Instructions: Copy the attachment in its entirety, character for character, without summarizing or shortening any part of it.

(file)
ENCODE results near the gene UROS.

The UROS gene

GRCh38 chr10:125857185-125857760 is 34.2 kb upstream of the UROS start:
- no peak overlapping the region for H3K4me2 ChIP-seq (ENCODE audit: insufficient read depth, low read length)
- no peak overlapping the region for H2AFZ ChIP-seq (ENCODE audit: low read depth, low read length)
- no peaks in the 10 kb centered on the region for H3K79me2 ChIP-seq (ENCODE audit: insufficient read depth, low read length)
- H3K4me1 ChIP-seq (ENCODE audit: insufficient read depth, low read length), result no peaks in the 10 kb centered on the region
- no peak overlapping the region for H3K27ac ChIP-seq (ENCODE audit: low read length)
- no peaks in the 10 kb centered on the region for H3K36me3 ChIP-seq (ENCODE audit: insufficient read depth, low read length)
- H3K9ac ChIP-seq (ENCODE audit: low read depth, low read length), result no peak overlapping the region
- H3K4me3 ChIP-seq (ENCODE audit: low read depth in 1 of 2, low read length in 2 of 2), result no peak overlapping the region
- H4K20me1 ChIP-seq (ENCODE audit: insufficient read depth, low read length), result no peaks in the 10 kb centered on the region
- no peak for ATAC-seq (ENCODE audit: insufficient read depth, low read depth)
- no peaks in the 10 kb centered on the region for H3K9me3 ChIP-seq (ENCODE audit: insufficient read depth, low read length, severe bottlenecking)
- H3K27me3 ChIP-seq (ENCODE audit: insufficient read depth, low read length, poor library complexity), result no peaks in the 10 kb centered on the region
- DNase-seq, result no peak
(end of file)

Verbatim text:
ENCODE results near the gene UROS.

The UROS gene

GRCh38 chr10:125857185-125857760 is 34.2 kb upstream of the UROS start:
- no peak overlapping the region for H3K4me2 ChIP-seq (ENCODE audit: insufficient read depth, low read length)
- no peak overlapping the region for H2AFZ ChIP-seq (ENCODE audit: low read depth, low read length)
- no peaks in the 10 kb centered on the region for H3K79me2 ChIP-seq (ENCODE audit: insufficient read depth, low read length)
- H3K4me1 ChIP-seq (ENCODE audit: insufficient read depth, low read length), result no peaks in the 10 kb centered on the region
- no peak overlapping the region for H3K27ac ChIP-seq (ENCODE audit: low read length)
- no peaks in the 10 kb centered on the region for H3K36me3 ChIP-seq (ENCODE audit: insufficient read depth, low read length)
- H3K9ac ChIP-seq (ENCODE audit: low read depth, low read length), result no peak overlapping the region
- H3K4me3 ChIP-seq (ENCODE audit: low read depth in 1 of 2, low read length in 2 of 2), result no peak overlapping the region
- H4K20me1 ChIP-seq (ENCODE audit: insufficient read depth, low read length), result no peaks in the 10 kb centered on the region
- no peak for ATAC-seq (ENCODE audit: insufficient read depth, low read depth)
- no peaks in the 10 kb centered on the region for H3K9me3 ChIP-seq (ENCODE audit: insufficient read depth, low read length, severe bottlenecking)
- H3K27me3 ChIP-seq (ENCODE audit: insufficient read depth, low read length, poor library complexity), result no peaks in the 10 kb centered on the region
- DNase-seq, result no peak